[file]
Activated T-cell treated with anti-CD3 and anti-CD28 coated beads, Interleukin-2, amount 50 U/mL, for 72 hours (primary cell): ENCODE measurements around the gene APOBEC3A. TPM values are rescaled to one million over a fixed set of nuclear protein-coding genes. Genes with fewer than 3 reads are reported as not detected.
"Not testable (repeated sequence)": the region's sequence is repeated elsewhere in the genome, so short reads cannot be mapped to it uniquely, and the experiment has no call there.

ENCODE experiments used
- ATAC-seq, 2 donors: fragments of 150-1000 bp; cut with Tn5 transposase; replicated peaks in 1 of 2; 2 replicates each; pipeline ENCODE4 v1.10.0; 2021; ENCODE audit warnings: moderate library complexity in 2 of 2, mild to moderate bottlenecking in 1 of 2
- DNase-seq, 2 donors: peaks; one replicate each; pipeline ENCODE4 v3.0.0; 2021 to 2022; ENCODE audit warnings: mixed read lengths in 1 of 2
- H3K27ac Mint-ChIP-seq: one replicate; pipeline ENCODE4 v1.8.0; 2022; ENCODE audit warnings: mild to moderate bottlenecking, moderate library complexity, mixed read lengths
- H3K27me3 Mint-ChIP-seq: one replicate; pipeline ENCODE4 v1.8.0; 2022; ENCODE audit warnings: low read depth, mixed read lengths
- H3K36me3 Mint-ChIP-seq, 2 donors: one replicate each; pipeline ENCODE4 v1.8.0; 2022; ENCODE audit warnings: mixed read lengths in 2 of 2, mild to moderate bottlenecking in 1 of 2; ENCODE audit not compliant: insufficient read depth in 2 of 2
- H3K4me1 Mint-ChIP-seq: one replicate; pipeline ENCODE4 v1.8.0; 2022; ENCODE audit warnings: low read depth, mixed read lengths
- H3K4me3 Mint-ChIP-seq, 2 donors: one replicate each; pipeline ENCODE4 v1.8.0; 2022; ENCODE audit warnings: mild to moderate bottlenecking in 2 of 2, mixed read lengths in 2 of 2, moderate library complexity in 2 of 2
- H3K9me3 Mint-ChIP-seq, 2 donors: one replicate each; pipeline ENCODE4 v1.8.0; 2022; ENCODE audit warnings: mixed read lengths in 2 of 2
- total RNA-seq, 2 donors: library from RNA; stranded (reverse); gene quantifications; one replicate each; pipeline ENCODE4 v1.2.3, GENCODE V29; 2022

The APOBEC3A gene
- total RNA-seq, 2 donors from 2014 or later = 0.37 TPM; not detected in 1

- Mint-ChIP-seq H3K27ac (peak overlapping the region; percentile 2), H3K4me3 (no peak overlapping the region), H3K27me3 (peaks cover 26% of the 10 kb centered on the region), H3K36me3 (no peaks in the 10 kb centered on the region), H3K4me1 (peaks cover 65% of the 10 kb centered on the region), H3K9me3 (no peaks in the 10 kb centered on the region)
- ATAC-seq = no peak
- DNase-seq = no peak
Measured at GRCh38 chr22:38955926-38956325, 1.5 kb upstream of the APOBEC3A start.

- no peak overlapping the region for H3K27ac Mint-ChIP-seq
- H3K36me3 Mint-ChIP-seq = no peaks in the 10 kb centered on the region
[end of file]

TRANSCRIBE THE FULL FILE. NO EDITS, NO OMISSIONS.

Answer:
Activated T-cell treated with anti-CD3 and anti-CD28 coated beads, Interleukin-2, amount 50 U/mL, for 72 hours (primary cell): ENCODE measurements around the gene APOBEC3A. TPM values are rescaled to one million over a fixed set of nuclear protein-coding genes. Genes with fewer than 3 reads are reported as not detected.
"Not testable (repeated sequence)": the region's sequence is repeated elsewhere in the genome, so short reads cannot be mapped to it uniquely, and the experiment has no call there.

ENCODE experiments used
- ATAC-seq, 2 donors: fragments of 150-1000 bp; cut with Tn5 transposase; replicated peaks in 1 of 2; 2 replicates each; pipeline ENCODE4 v1.10.0; 2021; ENCODE audit warnings: moderate library complexity in 2 of 2, mild to moderate bottlenecking in 1 of 2
- DNase-seq, 2 donors: peaks; one replicate each; pipeline ENCODE4 v3.0.0; 2021 to 2022; ENCODE audit warnings: mixed read lengths in 1 of 2
- H3K27ac Mint-ChIP-seq: one replicate; pipeline ENCODE4 v1.8.0; 2022; ENCODE audit warnings: mild to moderate bottlenecking, moderate library complexity, mixed read lengths
- H3K27me3 Mint-ChIP-seq: one replicate; pipeline ENCODE4 v1.8.0; 2022; ENCODE audit warnings: low read depth, mixed read lengths
- H3K36me3 Mint-ChIP-seq, 2 donors: one replicate each; pipeline ENCODE4 v1.8.0; 2022; ENCODE audit warnings: mixed read lengths in 2 of 2, mild to moderate bottlenecking in 1 of 2; ENCODE audit not compliant: insufficient read depth in 2 of 2
- H3K4me1 Mint-ChIP-seq: one replicate; pipeline ENCODE4 v1.8.0; 2022; ENCODE audit warnings: low read depth, mixed read lengths
- H3K4me3 Mint-ChIP-seq, 2 donors: one replicate each; pipeline ENCODE4 v1.8.0; 2022; ENCODE audit warnings: mild to moderate bottlenecking in 2 of 2, mixed read lengths in 2 of 2, moderate library complexity in 2 of 2
- H3K9me3 Mint-ChIP-seq, 2 donors: one replicate each; pipeline ENCODE4 v1.8.0; 2022; ENCODE audit warnings: mixed read lengths in 2 of 2
- total RNA-seq, 2 donors: library from RNA; stranded (reverse); gene quantifications; one replicate each; pipeline ENCODE4 v1.2.3, GENCODE V29; 2022

The APOBEC3A gene
- total RNA-seq, 2 donors from 2014 or later = 0.37 TPM; not detected in 1

- Mint-ChIP-seq H3K27ac (peak overlapping the region; percentile 2), H3K4me3 (no peak overlapping the region), H3K27me3 (peaks cover 26% of the 10 kb centered on the region), H3K36me3 (no peaks in the 10 kb centered on the region), H3K4me1 (peaks cover 65% of the 10 kb centered on the region), H3K9me3 (no peaks in the 10 kb centered on the region)
- ATAC-seq = no peak
- DNase-seq = no peak
Measured at GRCh38 chr22:38955926-38956325, 1.5 kb upstream of the APOBEC3A start.

- no peak overlapping the region for H3K27ac Mint-ChIP-seq
- H3K36me3 Mint-ChIP-seq = no peaks in the 10 kb centered on the region